A Remembrance of the Past; Building for the Future." ~ Eve Eckert Koehler

Remembering Our Danube Swabian Ancestors
The Business and Trade School
~Furnishing the School with Teaching Agents
by Peter Lang
Translated by Brad Schwebler

Apprentice School

          The craftsmen of Beschka asserted that a trade school would be built in the village as recently as the turn of the century. When Georg Mahler was apprentice he slowly hugged a fellow married student on the apprentice school bench, and played a joke on their teacher Spaniel.  It drove him crazy.  It was in the school at No. 69 Reiter Square, which as already mentioned, was formally the city hall and had a vault from that time.  In this vault teacher Spaniel wanted to lock up a sinner during the instruction.  The apprentice followed him without resistance, but as the teacher locked up the kitchen, the apprentice pushed him into the vault, closed the door, and calmly went home.  First, after a while the remaining apprentices freed their teacher from his misery.  From then on teacher Spaniel received police protection during the lessons.  However, the next time nothing more happened.  On the contrary, there were apprentices who were very eager and far exceeded the quota in mathematics.  Architect Beck had, for example, an apprentice by the same name from Bulkes, who I asked such difficult questions for the examination that the principal Jovanovic wanted to intervene against it, for which I assured him that the apprentice was competent and it should be felt as an honor to receive a difficult problem which he also solves.  Another 18 year old amazed me with his honest character.  During one hour I had to write something I instructed Prpic to pay attention to the others.  But he said to me he did not want to betray his comrades because of a prank.  The class waited tensely for what was coming next.  But I only praised Prpic and no longer used an observer.  The apprentice and trade schools were divided for 3 years.  Each student nine hours each week.  Twice for 3 hours on weekday evenings and unfortunately also for three hours at a time on Sunday afternoons.  There was still no youth protection at the time.  The political community paid very well for these hours.  An uneducated worker was rewarded with a full days wage for one hour.  The instruction was also a worthwhile spare-time occupation for the teacher.  Each teacher took part in it and each one chose the specialty that he mastered the best.  Business and trade laws were taught by Starcevic, drafting was taught by Stojadinovic, handwriting was taught by Bächer, Serbian language was taught by Buta, and mathematics with geometry as well as physics and chemistry were taught by me – Peter Lang.  The instruction was supervised by the principal and the chamber of commerce.  In 1941 the trade school was also German.  German instruction was now given by Vikar Poglitsch.  But because many master craftsmen were inducted by the Nazi SS, the number of apprentices fell sharply, which is why the school was temporarily closed in the fall of 1943.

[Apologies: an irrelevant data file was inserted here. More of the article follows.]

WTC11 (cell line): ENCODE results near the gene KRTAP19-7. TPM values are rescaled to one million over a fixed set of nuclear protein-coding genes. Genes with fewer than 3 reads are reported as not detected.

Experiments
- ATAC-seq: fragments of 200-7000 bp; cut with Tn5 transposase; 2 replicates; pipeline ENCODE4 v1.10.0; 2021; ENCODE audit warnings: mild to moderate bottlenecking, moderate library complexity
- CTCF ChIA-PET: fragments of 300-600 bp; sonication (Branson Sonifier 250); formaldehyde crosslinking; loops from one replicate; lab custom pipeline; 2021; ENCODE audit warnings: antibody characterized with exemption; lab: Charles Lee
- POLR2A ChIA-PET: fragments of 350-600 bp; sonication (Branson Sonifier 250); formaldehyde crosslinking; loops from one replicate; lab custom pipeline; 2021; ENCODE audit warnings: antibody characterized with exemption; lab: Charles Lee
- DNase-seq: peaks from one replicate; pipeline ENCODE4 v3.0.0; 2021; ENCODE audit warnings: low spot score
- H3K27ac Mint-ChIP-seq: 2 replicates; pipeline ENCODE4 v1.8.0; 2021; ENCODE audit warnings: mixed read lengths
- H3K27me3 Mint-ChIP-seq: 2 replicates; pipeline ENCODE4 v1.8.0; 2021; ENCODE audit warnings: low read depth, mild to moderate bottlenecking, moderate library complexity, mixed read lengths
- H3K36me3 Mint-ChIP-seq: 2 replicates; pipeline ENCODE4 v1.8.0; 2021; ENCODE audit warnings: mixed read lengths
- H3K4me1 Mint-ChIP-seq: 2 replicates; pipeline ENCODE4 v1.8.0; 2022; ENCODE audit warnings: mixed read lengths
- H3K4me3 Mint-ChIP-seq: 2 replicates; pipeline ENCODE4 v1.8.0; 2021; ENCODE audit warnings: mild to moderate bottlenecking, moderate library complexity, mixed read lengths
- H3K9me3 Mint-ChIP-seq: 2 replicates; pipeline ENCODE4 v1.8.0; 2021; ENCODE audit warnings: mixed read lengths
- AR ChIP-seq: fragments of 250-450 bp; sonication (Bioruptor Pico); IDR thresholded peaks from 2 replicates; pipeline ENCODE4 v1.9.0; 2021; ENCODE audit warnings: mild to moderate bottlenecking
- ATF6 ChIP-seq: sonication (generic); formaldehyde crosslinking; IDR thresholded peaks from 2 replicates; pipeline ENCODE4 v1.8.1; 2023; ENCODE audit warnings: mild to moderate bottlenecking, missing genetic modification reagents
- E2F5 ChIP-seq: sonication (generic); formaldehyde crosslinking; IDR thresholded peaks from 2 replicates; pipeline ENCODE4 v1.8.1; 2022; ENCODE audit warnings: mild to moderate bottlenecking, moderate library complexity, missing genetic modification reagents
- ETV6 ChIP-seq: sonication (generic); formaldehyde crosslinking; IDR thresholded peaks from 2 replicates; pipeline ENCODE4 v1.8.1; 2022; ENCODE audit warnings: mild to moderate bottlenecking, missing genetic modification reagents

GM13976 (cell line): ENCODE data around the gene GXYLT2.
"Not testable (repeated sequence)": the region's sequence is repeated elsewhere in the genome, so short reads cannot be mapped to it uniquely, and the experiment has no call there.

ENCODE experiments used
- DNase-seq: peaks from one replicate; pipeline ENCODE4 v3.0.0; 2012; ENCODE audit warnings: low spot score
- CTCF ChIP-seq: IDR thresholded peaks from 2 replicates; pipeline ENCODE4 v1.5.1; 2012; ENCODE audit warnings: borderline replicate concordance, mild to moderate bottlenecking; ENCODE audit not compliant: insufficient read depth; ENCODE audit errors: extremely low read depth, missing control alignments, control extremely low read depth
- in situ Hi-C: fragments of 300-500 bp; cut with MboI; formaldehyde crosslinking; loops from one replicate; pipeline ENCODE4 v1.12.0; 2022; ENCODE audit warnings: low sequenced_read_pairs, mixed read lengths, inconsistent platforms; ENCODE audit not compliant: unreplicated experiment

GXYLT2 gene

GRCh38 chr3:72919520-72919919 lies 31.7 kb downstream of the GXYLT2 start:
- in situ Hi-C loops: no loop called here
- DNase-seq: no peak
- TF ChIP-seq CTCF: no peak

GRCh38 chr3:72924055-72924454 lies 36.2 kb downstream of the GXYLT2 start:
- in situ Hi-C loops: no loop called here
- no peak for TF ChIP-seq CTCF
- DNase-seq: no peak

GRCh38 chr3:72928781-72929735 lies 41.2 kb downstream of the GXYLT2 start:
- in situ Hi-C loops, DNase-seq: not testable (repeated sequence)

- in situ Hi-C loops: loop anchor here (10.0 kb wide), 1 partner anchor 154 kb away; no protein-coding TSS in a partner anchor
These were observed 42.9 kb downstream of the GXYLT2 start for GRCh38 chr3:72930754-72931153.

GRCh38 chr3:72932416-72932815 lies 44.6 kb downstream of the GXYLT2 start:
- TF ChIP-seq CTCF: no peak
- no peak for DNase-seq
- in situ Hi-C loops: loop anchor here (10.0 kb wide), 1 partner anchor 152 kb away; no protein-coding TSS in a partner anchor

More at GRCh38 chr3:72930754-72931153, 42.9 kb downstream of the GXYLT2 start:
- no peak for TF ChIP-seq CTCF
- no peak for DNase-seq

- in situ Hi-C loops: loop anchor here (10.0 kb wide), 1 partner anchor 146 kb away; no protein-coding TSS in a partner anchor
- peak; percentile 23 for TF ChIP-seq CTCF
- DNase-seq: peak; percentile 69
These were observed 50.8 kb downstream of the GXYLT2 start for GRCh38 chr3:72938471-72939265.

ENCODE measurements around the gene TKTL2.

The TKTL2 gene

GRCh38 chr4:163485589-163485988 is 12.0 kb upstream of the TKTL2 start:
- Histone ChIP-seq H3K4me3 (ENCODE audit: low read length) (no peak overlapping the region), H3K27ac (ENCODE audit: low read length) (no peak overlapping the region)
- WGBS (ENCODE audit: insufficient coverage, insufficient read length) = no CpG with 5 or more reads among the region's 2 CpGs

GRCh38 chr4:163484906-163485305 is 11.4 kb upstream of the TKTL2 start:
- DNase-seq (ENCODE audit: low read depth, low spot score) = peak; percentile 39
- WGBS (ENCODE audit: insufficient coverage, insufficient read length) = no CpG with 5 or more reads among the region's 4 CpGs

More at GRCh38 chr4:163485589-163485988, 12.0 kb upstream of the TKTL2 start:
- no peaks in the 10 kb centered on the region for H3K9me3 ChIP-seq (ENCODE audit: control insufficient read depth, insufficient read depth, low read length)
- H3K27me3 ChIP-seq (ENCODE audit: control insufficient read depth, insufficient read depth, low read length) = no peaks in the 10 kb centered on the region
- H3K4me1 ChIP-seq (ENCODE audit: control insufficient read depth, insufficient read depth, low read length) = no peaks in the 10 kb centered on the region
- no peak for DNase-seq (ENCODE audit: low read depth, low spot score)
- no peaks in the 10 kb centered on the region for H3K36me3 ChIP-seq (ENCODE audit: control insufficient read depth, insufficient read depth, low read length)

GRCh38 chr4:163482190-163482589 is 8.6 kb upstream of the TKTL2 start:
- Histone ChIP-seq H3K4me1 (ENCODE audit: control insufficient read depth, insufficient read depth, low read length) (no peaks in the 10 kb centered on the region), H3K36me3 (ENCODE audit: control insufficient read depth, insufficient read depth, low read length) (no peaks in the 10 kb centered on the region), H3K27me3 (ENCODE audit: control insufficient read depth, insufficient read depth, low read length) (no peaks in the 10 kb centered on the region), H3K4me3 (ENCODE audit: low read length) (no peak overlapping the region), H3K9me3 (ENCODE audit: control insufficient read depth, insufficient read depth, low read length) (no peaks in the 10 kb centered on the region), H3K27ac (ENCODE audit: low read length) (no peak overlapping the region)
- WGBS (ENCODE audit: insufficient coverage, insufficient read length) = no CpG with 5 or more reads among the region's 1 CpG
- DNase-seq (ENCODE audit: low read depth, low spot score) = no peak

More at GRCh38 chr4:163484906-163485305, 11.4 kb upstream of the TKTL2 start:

Equipping the School with Teaching Aids

          Thanks to the generous furnishing of the trade school as well as the public school with the necessary teaching material such as land maps, apparatus for physics, chemistry, geometry and so forth it was not worse equipped than the schools in Germany.  Only blackboards should have been bigger.  One Siemens narrow gauge film projector – my old dream – I could purchase in 1942.  For the principal’s office I bought a typewriter.  The local school council approved both large acquisitions, after which I showed them teaching films with the projector.  Foreseeing the structural changes at the school and service apartment I could no longer acquire anything because of the material shortages in the war.

[Published at by Jody McKim Pharr, 2005]